Top charity probes “wrong trousers” row


ONE of the country’s biggest charities is investigating after a volunteer claimed he was sent home and humiliated – for wearing the wrong trousers.

Carlos Sanz, 42, from Dundee, says he was twice hauled before bosses at a British Heart Foundation shop after a manager decided his trousers were not dark enough.

Despite giving his spare time to volunteer, the university graduate said he felt “humiliated” after being asked to leave the store – once for wearing denim jeans and once for wearing smart dark-blue chinos-style slacks.

Mr Sanz also claims he was forced to endure two management meetings about his choice of legwear.

Carlos's smart chinos broke strict the strict dress code at the Dundee branch of teh BHF
Carlos’s smart chinos broke strict the strict dress code at the Dundee branch of teh BHF


Yesterday, the deputy retail director of British Heart Foundation confirmed the charity had launched an investigation as a “matter of urgency,” saying volunteers were vital to the success of the shops.

The charity’s shops – 600 of which are in Scotland – take in £16m across the UK and employ 20,000 volunteer.

Mr Sanz, who has previously volunteered at a library and a Red Cross Shop, began working at the BHP store in Wellgate, Dundee, two weeks ago.

He claims he was told off during his induction for wearing denim jeans.

His wife then paid for expensive dark-blue and black chinos.

But his smart new slacks still failed to meet the approval of his boss, who sent him home again.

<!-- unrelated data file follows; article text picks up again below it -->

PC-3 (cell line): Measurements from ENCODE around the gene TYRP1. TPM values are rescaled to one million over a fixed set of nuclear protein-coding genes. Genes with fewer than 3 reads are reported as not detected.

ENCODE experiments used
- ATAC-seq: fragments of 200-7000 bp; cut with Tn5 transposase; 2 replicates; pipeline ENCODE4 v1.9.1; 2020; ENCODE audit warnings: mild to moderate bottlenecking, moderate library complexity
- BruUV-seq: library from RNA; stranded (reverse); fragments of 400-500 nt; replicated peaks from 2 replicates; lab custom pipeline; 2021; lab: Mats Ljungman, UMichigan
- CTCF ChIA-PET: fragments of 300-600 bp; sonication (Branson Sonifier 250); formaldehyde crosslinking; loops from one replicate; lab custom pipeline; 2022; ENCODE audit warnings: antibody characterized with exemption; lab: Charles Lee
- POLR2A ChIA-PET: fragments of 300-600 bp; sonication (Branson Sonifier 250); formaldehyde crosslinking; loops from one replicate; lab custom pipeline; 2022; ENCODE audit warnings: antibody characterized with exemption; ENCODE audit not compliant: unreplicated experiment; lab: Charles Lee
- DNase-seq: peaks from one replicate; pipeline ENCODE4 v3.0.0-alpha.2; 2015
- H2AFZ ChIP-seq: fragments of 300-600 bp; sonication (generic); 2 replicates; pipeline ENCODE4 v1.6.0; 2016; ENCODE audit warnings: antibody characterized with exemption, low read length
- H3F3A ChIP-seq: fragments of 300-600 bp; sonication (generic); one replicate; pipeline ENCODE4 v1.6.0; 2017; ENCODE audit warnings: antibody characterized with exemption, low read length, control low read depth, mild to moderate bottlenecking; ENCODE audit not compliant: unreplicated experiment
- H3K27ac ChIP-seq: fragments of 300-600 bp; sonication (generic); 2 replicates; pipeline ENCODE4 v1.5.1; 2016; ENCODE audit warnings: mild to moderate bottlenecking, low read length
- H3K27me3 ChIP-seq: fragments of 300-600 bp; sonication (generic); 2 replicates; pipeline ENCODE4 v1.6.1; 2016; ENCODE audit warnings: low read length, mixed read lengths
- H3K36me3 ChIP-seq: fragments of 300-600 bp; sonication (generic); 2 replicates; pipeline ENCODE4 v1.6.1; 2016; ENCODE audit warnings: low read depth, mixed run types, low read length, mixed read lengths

He said: “I want to get on one of these graduate training programmes but you need sales experience so I volunteered.

“I was told at the induction not to wear denim so my wife went and bought me trousers in black and dark blue.“I was at the staff meeting the next morning and the manager said I shouldn’t be wearing jeans.

“I thought she was joking at first but she was very serious.

“The same thing happened when I came in wearing the dark blue trousers. She said it was denim but it wasn’t.

“She said this is policy, we have to maintain standards. Then she asked me to leave.

“I felt humiliated in front of everyone. I was very embarrassed.”

He said the experience had left his confidence in shatters.

“The manager spoke to me like I was a five-year-old, I am 42 years old, I am not a child. I felt embarrassed, I don’t like confrontation,” he said.

Carlos, from Spain, says his confidence has been shattered and he will not volunteer any more
Carlos, from Spain, says his confidence has been shattered and he will not volunteer any more


“She told me off in front of other staff and customers.

“I am 42-years-old and I have never been asked to leave anywhere in my life, and I was working for free. She pointed her finger at me, like I was a child.

Mr Sanz has lived in Scotland for 15 years after moving from Spain.

He has been a regular volunteer in Dundee for the past two years.

He said: “I am familiar with volunteering. I have volunteered in the library, at the Red Cross and at the British Heart Foundation shop.

“I have always had a wonderful experience volunteering, but I am not going to volunteer anymore because that was horrible. My confidence is on the ground.”

The manager of the store, who identified herself only as Gail, defended her decision to boot Carlos out the shop.

She said she had more than 40 years management experience and all 27 volunteers at the Wellgate Centre are treated the same way.

She said: “Everyone is told to wear dark trousers. He was not wearing dark trousers, they are denim.

“When I spoke to him about it he started arguing with me.

“Anyone who thinks they can lecture me on my shop floor is not welcome in my shop.”

BHF deputy retail director Diane Locke, said: “We are sorry to hear about this incident and will be investigating what happened at the Dundee BHF Furniture and Electrical Store as a matter of urgency.

“Volunteers are vital to the success of BHF shops. We have 20,000 volunteers and simply couldn’t continue the fight against heart disease without them.”